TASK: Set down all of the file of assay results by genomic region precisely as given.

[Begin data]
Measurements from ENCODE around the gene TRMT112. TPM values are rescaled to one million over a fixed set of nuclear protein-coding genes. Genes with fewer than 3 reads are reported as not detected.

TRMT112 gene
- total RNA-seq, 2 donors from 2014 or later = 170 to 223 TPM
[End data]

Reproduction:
Measurements from ENCODE around the gene TRMT112. TPM values are rescaled to one million over a fixed set of nuclear protein-coding genes. Genes with fewer than 3 reads are reported as not detected.

TRMT112 gene
- total RNA-seq, 2 donors from 2014 or later = 170 to 223 TPM